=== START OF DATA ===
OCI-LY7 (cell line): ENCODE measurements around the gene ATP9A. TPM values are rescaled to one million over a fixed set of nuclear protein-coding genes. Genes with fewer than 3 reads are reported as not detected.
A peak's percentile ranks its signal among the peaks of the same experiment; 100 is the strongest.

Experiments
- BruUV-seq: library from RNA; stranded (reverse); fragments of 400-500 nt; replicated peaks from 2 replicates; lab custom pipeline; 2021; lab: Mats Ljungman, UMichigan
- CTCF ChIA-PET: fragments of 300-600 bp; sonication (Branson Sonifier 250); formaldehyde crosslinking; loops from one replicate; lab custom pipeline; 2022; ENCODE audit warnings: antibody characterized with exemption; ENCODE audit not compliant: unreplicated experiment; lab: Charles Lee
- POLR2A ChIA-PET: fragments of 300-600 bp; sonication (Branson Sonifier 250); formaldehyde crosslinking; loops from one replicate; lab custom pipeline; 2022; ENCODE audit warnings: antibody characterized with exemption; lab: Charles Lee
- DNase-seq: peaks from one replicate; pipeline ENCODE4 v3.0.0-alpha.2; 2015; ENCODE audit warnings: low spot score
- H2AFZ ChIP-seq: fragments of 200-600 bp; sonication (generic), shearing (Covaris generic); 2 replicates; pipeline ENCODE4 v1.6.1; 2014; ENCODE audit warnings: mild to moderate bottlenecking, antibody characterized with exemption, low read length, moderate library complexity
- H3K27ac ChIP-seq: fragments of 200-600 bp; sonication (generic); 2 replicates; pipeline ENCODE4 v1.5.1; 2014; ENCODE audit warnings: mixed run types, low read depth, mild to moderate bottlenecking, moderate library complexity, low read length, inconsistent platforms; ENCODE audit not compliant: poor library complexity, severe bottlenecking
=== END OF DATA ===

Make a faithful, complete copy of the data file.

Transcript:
OCI-LY7 (cell line): ENCODE measurements around the gene ATP9A. TPM values are rescaled to one million over a fixed set of nuclear protein-coding genes. Genes with fewer than 3 reads are reported as not detected.
A peak's percentile ranks its signal among the peaks of the same experiment; 100 is the strongest.

Experiments
- BruUV-seq: library from RNA; stranded (reverse); fragments of 400-500 nt; replicated peaks from 2 replicates; lab custom pipeline; 2021; lab: Mats Ljungman, UMichigan
- CTCF ChIA-PET: fragments of 300-600 bp; sonication (Branson Sonifier 250); formaldehyde crosslinking; loops from one replicate; lab custom pipeline; 2022; ENCODE audit warnings: antibody characterized with exemption; ENCODE audit not compliant: unreplicated experiment; lab: Charles Lee
- POLR2A ChIA-PET: fragments of 300-600 bp; sonication (Branson Sonifier 250); formaldehyde crosslinking; loops from one replicate; lab custom pipeline; 2022; ENCODE audit warnings: antibody characterized with exemption; lab: Charles Lee
- DNase-seq: peaks from one replicate; pipeline ENCODE4 v3.0.0-alpha.2; 2015; ENCODE audit warnings: low spot score
- H2AFZ ChIP-seq: fragments of 200-600 bp; sonication (generic), shearing (Covaris generic); 2 replicates; pipeline ENCODE4 v1.6.1; 2014; ENCODE audit warnings: mild to moderate bottlenecking, antibody characterized with exemption, low read length, moderate library complexity
- H3K27ac ChIP-seq: fragments of 200-600 bp; sonication (generic); 2 replicates; pipeline ENCODE4 v1.5.1; 2014; ENCODE audit warnings: mixed run types, low read depth, mild to moderate bottlenecking, moderate library complexity, low read length, inconsistent platforms; ENCODE audit not compliant: poor library complexity, severe bottlenecking